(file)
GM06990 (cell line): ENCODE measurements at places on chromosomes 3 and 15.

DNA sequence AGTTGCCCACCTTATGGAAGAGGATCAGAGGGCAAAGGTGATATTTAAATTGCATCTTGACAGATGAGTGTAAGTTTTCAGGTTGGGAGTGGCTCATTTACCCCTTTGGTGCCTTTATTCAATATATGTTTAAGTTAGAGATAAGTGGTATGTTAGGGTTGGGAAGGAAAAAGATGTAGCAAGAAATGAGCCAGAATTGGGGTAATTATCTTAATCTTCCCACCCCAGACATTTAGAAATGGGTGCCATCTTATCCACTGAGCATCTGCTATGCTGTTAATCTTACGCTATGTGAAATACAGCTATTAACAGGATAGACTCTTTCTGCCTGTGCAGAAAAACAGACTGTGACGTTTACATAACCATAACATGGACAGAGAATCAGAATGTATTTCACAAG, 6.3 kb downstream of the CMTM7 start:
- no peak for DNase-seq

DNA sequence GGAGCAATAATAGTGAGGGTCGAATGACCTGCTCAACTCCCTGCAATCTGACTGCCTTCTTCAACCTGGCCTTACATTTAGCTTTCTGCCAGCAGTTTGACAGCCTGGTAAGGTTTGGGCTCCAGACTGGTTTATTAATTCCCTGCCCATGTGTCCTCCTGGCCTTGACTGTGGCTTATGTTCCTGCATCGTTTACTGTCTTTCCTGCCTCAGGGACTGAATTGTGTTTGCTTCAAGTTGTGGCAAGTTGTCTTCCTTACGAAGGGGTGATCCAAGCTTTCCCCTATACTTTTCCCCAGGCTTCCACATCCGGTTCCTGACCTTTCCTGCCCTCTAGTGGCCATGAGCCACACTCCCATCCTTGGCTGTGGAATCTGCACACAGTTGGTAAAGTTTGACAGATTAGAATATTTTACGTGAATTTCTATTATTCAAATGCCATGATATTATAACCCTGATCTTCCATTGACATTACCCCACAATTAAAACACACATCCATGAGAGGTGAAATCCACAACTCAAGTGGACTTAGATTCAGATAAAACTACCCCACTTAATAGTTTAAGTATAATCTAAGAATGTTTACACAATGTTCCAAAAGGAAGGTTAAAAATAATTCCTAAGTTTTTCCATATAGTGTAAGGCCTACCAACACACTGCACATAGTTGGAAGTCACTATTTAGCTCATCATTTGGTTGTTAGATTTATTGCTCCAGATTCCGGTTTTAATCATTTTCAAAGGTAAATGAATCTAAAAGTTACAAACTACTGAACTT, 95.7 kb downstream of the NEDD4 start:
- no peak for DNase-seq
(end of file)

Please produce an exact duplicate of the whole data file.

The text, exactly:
GM06990 (cell line): ENCODE measurements at places on chromosomes 3 and 15.

DNA sequence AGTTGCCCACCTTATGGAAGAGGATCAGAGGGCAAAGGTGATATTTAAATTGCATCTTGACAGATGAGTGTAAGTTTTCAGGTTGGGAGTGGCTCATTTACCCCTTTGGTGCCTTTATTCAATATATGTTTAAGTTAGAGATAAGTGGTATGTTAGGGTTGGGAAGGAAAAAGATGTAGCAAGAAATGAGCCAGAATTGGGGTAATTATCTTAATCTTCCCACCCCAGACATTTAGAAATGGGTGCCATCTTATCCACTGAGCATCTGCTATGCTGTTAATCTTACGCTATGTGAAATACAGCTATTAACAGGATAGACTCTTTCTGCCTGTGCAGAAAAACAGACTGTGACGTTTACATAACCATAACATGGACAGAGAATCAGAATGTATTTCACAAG, 6.3 kb downstream of the CMTM7 start:
- no peak for DNase-seq

DNA sequence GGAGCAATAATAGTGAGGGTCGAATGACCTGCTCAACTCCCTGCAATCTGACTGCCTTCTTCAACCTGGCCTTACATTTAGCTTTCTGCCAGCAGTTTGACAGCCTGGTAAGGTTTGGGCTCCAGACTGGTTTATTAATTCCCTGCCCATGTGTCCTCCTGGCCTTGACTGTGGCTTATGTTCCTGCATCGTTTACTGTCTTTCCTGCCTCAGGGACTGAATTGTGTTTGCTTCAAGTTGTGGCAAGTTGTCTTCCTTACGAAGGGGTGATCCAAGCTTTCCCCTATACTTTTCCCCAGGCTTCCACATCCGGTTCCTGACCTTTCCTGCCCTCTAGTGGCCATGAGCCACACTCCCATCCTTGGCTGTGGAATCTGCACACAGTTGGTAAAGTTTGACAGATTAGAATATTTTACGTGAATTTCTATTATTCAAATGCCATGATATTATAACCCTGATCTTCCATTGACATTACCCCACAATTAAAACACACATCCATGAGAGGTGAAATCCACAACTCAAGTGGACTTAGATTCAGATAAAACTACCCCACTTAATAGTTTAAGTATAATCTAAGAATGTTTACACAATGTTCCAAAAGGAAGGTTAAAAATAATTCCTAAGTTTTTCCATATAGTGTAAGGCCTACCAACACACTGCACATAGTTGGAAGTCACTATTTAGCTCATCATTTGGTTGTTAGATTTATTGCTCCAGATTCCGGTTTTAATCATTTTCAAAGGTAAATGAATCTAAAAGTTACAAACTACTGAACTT, 95.7 kb downstream of the NEDD4 start:
- no peak for DNase-seq